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PES is delighted to bring you this latest advanced technology solution from ZF Wind Power. Over the last few years total wind turbine noise, which is mainly generated by the interaction of the wind and the wind turbine structure, has changed from being one of the properties of a wind turbine to a true differentiator between different wind turbine OEMs: the less noise the wind turbine generates, the more wind turbines can be placed on the same piece of land without violating the prevailing noise regulations. To achieve this, wind turbine OEMs are investigating among other things reducing overall noise levels by utilising optimised low noise blade design using e.g. serrations and improving controller strategies to include a wide variety of low noise modes. As the overall wind turbine noise is used to mask the noise coming from the mechanical components inside a wind turbine such as the generator and the gearbox, these noise sources also need to be optimised. The low noise blade designs, which are still being studied, have a direct impact on the overall wind turbine noise and thus require the mechanical noise to be reduced at the same pace. Next to that, the increased number of low

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Jose Vega-Lozano, Director at Aerial Vision Ltd, gives PES a thought provoking look in to the world of UAV providers. He suggests caution and questioning before deciding who to use: make sure your chosen company can deliver what you need and what you expect. There are many drone services out there, but which one is for you? Buyer beware One of the main benefits that the internet has brought to procurement, buying services and/or products, is that information is now freely available to the buyer, whereas before it was not. Previously, the vendor and his sales team often held the balance of power; in that the weight of knowledge between the buyer and the vendor was stacked massively in the salesman’s favour. Caveat emptor ‘Buyer Beware!’ was then sage advice. Nowadays buyers are often as knowledgeable as salesmen in a given situation; detailed research and meticulous analysis being usually only a few key strokes away thanks to the internet. But is this rebalancing of knowledge (and therefore buying power) true of the most modern, cutting edge and innovative products/services? Can a layperson really debunk charlatans and cowboys in the developing industry of UAS service provision? Or do you feel that you will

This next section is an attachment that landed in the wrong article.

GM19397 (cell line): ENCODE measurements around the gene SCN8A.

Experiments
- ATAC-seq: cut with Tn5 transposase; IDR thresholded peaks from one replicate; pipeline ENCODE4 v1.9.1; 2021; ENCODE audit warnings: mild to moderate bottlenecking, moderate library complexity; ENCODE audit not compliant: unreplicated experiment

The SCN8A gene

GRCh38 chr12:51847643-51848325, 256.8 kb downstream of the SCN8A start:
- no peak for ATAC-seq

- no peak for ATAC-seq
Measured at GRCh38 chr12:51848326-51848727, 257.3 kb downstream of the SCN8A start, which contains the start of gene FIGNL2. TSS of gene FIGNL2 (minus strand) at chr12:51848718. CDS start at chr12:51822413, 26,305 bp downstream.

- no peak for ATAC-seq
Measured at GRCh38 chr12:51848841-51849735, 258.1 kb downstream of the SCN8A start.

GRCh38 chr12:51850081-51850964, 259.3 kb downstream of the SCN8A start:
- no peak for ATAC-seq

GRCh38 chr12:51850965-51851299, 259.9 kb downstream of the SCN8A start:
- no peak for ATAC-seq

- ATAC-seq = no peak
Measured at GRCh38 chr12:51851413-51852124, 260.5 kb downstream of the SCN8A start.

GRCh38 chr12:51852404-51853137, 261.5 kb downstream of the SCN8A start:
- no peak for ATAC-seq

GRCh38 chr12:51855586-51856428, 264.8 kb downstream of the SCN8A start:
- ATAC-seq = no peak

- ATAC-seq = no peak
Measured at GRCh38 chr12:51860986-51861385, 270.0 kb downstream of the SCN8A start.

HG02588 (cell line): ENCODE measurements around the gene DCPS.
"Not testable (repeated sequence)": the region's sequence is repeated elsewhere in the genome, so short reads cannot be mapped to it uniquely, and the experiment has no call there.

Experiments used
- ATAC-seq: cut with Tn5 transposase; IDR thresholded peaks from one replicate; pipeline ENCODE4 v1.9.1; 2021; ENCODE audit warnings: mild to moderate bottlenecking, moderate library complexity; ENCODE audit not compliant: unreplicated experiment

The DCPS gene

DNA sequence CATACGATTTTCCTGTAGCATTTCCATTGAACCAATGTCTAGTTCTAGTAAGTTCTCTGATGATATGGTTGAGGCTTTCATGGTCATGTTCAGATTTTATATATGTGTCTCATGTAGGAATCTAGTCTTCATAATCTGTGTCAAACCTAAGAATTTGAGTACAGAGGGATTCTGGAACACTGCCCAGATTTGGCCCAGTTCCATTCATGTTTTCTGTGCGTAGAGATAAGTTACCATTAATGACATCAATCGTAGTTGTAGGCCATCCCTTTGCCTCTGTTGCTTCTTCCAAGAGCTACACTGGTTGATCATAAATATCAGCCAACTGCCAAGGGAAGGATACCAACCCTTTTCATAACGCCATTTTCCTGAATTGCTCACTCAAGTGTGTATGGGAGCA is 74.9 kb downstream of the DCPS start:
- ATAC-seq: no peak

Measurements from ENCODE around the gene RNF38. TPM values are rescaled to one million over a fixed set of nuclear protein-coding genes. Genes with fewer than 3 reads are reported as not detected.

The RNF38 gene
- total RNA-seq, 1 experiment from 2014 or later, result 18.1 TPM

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PV energy has become indispensable for power companies. About 390 GW are installed around the world and a growth of 113 GW is expected this year. PES investigates the importance of monitoring. Why PV monitoring is important There are many reasons for the success of PV energy. It is decentralised, has a simple technology and, above all, it is cost-effective to produce. In fact it’s the most cost-effective way of generating energy. Most PV plants even pay for themselves thanks to feed-in tariffs, direct marketing, net-metering, and self-consumption. Thus, every hour of sunshine is worth hard cash, which needs to be ensured. PV energy is becoming more and more relevant. Real interest in solar PV power began about 20 years ago. Slowly but surely, the new technology for generating power from sunshine established itself. As it became more popular, the technology was optimised and became more efficient and durable. At the same time, the price for modules decreased, accelerating the spread of PV power. However, a growing PV market also means rising investments. More and more money from companies or private entities goes towards solar power generation and PV is becoming essential as a reliable power supply. It is critical, regardless of whether or not it